SILHILLIANS have been urged to join the Antibiotic Amnesty to help keep antibiotics working in the borough.
Healthcare leaders encouraging everyone throughout the region to return their old or unused antibiotics to their nearest pharmacy.
Over 300 local pharmacies in the Midlands are supporting the month-long amnesty, which is taking place throughout November to promote the safe disposal of antibiotics, while raising awareness of how the misuse of antibiotics has contributed to medications becoming less effective against harmful bacteria.
Dr Clara Day, chief medical officer at NHS Birmingham and Solihull, said: “As we approach winter, with colds, sore throats and flu on the rise, if someone finds leftover antibiotics in their bathroom cabinet and gives that medication to a poorly friend, they might think that’s a kind, helpful gesture.
“Unfortunately, the reality is, saving antibiotics for later or sharing them with others is dangerous and can have huge consequences.
“You should only take antibiotics when advised by a health professional, and if you take antibiotics when you do not need them, it will put you at more risk in the future.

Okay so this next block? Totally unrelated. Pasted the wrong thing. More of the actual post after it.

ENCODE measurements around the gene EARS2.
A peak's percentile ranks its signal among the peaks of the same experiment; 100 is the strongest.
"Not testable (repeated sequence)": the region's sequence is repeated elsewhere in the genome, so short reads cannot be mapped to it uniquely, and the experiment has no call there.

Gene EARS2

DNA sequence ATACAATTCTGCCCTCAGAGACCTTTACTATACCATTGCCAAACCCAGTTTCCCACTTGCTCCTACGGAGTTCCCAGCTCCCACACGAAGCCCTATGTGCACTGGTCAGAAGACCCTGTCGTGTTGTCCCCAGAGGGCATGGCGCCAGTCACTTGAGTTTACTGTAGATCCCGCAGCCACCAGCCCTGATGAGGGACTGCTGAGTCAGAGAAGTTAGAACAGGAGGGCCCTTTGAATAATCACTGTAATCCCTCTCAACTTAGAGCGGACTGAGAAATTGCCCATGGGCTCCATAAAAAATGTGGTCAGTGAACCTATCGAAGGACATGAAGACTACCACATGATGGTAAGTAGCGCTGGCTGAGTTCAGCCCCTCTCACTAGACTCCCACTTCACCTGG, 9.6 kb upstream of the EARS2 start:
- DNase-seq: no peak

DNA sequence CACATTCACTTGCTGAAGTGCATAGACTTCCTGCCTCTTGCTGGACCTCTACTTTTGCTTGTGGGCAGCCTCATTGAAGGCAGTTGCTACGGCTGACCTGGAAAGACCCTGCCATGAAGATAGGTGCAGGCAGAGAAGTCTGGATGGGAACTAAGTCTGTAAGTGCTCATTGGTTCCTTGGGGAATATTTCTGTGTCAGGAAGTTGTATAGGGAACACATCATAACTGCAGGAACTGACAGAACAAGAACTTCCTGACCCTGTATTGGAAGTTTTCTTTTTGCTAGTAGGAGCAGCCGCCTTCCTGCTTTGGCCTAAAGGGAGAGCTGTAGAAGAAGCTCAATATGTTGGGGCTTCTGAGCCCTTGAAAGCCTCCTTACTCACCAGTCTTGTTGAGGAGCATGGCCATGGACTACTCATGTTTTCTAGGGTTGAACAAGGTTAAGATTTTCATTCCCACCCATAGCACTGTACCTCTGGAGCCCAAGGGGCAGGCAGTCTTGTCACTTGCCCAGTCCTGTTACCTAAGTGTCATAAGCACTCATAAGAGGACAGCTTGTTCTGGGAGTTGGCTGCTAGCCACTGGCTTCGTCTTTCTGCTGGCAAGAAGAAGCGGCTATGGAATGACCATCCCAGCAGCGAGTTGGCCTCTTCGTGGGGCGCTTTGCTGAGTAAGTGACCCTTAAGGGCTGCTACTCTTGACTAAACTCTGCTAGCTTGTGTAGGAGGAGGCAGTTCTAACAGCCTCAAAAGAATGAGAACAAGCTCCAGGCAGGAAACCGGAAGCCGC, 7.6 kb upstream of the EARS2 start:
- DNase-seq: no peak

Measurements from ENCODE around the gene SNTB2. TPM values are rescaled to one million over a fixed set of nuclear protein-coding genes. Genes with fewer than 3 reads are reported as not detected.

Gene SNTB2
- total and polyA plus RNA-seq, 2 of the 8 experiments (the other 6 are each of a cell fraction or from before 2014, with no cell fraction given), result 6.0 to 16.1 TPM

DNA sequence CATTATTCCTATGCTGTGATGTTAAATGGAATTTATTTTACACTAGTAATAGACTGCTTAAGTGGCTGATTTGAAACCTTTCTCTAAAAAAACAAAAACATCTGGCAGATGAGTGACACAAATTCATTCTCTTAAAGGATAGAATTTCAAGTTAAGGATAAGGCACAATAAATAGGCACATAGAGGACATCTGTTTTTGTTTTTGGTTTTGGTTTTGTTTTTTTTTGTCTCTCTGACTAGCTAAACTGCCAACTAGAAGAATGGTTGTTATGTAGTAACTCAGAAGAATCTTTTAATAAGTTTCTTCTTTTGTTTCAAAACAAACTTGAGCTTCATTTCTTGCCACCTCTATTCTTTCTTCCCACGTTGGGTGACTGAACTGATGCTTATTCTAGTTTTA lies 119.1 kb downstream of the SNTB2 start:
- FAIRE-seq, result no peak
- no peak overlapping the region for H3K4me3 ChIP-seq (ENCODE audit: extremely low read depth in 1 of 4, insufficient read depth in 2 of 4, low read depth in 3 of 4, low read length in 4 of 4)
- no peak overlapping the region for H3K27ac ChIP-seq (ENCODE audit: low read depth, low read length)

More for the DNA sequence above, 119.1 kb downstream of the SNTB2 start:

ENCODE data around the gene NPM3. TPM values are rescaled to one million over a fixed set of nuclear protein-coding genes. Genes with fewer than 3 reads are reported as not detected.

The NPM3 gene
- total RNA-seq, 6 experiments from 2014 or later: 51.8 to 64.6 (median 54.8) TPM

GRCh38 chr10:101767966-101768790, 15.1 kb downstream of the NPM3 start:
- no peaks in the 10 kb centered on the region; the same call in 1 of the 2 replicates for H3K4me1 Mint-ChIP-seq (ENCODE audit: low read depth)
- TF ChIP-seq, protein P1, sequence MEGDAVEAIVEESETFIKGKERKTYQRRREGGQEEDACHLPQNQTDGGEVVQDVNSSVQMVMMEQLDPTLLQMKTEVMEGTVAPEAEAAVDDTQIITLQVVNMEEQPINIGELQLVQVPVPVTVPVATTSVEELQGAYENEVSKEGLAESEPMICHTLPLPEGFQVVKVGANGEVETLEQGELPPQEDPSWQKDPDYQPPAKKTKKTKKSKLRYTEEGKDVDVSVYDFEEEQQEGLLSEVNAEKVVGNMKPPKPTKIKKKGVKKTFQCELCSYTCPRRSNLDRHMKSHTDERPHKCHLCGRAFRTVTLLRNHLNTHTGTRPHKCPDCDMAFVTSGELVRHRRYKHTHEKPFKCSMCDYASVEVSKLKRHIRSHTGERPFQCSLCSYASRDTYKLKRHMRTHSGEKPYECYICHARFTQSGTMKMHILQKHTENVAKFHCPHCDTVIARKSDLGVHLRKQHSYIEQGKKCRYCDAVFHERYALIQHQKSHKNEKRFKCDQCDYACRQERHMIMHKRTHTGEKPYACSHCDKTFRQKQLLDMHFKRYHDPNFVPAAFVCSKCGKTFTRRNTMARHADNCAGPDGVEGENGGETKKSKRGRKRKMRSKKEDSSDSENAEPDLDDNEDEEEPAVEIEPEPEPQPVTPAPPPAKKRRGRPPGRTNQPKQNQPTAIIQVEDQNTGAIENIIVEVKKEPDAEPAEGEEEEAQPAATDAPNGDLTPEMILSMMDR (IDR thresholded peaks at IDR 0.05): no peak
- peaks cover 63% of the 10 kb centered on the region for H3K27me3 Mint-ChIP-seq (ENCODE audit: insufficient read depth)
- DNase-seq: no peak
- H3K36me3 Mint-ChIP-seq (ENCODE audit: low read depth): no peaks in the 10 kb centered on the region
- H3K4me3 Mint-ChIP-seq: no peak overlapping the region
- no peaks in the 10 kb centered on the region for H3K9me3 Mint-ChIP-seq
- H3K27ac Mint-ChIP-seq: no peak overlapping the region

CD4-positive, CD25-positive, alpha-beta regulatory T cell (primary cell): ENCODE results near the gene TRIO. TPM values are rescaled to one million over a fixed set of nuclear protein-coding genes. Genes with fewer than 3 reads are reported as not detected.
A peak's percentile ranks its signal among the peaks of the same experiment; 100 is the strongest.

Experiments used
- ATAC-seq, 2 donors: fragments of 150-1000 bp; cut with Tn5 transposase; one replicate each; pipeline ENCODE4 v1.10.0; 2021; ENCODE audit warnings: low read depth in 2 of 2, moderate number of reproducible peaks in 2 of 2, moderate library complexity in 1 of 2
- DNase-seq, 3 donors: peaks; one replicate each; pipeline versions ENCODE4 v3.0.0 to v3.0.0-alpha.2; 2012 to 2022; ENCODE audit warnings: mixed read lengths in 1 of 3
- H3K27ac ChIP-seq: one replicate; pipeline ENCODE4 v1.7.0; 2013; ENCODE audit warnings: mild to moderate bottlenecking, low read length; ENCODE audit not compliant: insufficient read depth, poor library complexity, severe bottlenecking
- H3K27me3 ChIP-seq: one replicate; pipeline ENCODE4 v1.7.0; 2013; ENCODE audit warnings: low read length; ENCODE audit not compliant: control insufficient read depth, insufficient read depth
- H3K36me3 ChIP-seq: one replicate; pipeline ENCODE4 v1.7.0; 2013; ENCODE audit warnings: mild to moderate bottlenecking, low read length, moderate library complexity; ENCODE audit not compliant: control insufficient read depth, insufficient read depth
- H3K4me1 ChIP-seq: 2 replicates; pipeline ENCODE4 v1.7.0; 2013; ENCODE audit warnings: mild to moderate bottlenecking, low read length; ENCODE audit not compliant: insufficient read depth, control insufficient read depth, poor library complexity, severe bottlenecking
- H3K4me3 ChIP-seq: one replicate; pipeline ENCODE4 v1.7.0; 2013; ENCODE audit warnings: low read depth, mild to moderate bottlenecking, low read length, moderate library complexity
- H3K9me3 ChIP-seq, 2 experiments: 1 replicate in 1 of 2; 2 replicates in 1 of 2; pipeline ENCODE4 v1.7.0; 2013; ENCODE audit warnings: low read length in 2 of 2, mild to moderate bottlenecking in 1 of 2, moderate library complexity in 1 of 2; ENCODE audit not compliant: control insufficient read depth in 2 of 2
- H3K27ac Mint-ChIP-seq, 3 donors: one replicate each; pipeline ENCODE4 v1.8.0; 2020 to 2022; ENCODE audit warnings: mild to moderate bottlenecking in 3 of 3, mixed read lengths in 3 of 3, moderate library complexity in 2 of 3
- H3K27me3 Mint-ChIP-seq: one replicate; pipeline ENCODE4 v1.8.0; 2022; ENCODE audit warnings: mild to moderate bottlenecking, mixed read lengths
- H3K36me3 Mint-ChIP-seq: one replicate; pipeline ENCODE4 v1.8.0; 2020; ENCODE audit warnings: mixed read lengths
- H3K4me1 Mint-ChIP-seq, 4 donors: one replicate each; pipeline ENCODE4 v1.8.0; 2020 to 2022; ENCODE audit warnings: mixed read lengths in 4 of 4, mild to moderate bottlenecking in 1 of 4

“It’s important for all of us, health professionals and public alike, to support the Antibiotic Amnesty, so we can help keep antibiotics working.”
The overuse of antibiotics has led to a rise of antibiotic resistance, where antibiotics are becoming less effective because the more antibiotics are used, the less effective they become against their target organisms, such as bacteria, and the less they work at making us better when we need them.
Pharmacies will always accept unwanted medicines from people or households for safe disposal.
Medicines returned to a pharmacy are safely stored, collected by a licensed waste contractor and taken for safe disposal by incineration.
Visit https://www.nhs.uk/service-search/pharmacy/find-a-pharmacy to find your nearest pharmacy.